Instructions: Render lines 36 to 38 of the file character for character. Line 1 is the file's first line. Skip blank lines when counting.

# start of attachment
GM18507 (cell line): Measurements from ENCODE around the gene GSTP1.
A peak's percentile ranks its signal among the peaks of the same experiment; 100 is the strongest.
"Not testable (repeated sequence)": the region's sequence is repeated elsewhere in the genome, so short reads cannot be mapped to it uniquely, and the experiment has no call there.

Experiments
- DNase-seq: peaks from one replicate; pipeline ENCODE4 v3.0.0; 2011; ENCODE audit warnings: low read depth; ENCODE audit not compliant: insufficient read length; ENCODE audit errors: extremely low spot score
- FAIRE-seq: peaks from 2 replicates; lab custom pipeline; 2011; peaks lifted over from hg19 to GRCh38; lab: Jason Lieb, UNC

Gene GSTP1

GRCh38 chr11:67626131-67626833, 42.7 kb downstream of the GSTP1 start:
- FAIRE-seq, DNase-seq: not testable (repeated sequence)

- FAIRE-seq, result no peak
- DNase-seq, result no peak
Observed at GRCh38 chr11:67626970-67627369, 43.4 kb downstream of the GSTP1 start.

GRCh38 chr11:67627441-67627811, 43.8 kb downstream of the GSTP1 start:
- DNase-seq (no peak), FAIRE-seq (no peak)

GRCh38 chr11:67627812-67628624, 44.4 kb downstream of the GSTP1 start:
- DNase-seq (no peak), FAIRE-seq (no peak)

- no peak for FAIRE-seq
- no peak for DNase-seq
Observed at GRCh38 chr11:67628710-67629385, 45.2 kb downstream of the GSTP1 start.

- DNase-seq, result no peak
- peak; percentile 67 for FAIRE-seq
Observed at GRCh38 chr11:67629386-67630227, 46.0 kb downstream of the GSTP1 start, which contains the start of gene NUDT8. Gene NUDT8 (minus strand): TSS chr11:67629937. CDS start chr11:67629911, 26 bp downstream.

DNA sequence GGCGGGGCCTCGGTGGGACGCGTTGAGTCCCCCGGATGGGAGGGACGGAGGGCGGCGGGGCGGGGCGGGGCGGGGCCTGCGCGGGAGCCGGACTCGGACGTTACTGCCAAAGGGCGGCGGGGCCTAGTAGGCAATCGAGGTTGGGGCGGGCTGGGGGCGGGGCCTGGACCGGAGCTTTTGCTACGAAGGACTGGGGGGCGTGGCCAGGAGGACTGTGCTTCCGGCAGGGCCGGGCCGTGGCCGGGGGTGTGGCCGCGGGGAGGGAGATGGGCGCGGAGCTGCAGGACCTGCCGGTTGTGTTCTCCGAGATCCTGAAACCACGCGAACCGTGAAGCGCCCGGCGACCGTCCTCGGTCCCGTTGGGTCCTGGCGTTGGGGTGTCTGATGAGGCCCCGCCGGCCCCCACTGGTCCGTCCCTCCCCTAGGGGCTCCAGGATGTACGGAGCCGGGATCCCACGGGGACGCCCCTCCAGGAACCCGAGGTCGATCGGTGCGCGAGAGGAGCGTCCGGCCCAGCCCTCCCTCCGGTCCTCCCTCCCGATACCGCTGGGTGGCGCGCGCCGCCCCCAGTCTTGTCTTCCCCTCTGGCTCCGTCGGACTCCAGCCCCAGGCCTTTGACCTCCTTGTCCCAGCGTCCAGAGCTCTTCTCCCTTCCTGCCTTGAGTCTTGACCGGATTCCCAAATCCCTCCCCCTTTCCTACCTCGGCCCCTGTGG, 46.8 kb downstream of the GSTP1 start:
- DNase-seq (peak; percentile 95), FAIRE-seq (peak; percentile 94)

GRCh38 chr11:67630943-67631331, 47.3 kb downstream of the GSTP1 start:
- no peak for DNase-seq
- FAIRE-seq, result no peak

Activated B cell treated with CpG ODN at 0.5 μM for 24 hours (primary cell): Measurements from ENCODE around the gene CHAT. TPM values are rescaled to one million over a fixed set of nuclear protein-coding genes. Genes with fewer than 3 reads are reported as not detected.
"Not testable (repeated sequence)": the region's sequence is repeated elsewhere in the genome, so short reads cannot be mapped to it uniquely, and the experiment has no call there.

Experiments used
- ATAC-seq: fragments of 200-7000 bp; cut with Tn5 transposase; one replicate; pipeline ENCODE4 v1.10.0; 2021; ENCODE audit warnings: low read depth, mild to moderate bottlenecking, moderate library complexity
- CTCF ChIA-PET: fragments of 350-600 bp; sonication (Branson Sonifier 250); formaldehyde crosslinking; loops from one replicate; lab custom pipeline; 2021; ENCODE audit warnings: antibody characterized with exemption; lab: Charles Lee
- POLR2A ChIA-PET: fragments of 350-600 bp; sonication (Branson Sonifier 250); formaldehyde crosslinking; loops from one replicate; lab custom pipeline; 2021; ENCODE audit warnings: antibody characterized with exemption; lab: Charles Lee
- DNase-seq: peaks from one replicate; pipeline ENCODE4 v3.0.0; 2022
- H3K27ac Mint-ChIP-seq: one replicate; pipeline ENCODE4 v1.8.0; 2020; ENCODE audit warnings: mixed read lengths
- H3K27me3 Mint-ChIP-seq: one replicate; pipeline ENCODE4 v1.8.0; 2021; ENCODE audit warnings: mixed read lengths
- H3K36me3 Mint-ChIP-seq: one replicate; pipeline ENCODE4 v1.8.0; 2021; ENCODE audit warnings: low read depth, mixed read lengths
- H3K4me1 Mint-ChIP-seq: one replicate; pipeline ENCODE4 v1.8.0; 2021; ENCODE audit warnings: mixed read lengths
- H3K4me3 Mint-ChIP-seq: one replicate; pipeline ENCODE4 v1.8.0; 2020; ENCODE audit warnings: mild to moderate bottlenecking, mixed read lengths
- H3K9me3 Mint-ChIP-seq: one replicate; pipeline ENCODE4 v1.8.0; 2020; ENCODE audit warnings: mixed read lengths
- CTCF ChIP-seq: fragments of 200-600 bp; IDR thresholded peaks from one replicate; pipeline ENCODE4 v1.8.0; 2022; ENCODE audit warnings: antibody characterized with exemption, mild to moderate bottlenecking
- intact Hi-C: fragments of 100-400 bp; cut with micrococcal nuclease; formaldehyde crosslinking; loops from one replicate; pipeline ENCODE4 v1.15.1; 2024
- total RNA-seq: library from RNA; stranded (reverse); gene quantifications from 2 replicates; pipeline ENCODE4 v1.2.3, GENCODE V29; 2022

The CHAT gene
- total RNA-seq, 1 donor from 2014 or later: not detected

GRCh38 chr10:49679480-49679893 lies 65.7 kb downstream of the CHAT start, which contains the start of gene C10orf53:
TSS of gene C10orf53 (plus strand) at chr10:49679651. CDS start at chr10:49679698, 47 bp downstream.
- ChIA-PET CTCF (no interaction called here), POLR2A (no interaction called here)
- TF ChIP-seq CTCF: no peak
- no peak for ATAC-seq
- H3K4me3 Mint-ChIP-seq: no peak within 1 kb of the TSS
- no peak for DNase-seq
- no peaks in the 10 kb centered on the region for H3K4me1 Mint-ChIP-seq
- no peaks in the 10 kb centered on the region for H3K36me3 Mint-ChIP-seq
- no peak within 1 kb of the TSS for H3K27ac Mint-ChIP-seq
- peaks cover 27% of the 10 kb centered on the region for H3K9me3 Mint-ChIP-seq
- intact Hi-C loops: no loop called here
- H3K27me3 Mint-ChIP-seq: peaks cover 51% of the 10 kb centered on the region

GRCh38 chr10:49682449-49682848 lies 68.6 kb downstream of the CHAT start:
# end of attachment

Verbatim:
- H3K27me3 Mint-ChIP-seq: one replicate; pipeline ENCODE4 v1.8.0; 2021; ENCODE audit warnings: mixed read lengths
- H3K36me3 Mint-ChIP-seq: one replicate; pipeline ENCODE4 v1.8.0; 2021; ENCODE audit warnings: low read depth, mixed read lengths
- H3K4me1 Mint-ChIP-seq: one replicate; pipeline ENCODE4 v1.8.0; 2021; ENCODE audit warnings: mixed read lengths